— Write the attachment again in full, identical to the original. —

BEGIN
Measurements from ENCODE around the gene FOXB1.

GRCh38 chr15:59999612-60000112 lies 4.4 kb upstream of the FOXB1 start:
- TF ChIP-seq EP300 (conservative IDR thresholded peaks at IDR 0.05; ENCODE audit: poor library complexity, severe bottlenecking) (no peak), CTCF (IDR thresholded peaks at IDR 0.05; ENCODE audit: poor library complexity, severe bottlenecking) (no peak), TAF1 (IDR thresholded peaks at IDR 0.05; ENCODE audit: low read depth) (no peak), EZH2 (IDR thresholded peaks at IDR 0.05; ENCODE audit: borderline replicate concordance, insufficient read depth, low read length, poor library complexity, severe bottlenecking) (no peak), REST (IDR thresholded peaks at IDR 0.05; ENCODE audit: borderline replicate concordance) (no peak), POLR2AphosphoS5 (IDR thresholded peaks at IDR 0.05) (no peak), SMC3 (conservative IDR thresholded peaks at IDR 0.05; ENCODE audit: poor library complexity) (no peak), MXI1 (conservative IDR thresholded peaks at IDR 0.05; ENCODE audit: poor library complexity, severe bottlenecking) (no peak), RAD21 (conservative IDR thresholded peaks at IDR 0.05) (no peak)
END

Measurements from ENCODE around the gene FOXB1.

GRCh38 chr15:59999612-60000112 lies 4.4 kb upstream of the FOXB1 start:
- TF ChIP-seq EP300 (conservative IDR thresholded peaks at IDR 0.05; ENCODE audit: poor library complexity, severe bottlenecking) (no peak), CTCF (IDR thresholded peaks at IDR 0.05; ENCODE audit: poor library complexity, severe bottlenecking) (no peak), TAF1 (IDR thresholded peaks at IDR 0.05; ENCODE audit: low read depth) (no peak), EZH2 (IDR thresholded peaks at IDR 0.05; ENCODE audit: borderline replicate concordance, insufficient read depth, low read length, poor library complexity, severe bottlenecking) (no peak), REST (IDR thresholded peaks at IDR 0.05; ENCODE audit: borderline replicate concordance) (no peak), POLR2AphosphoS5 (IDR thresholded peaks at IDR 0.05) (no peak), SMC3 (conservative IDR thresholded peaks at IDR 0.05; ENCODE audit: poor library complexity) (no peak), MXI1 (conservative IDR thresholded peaks at IDR 0.05; ENCODE audit: poor library complexity, severe bottlenecking) (no peak), RAD21 (conservative IDR thresholded peaks at IDR 0.05) (no peak)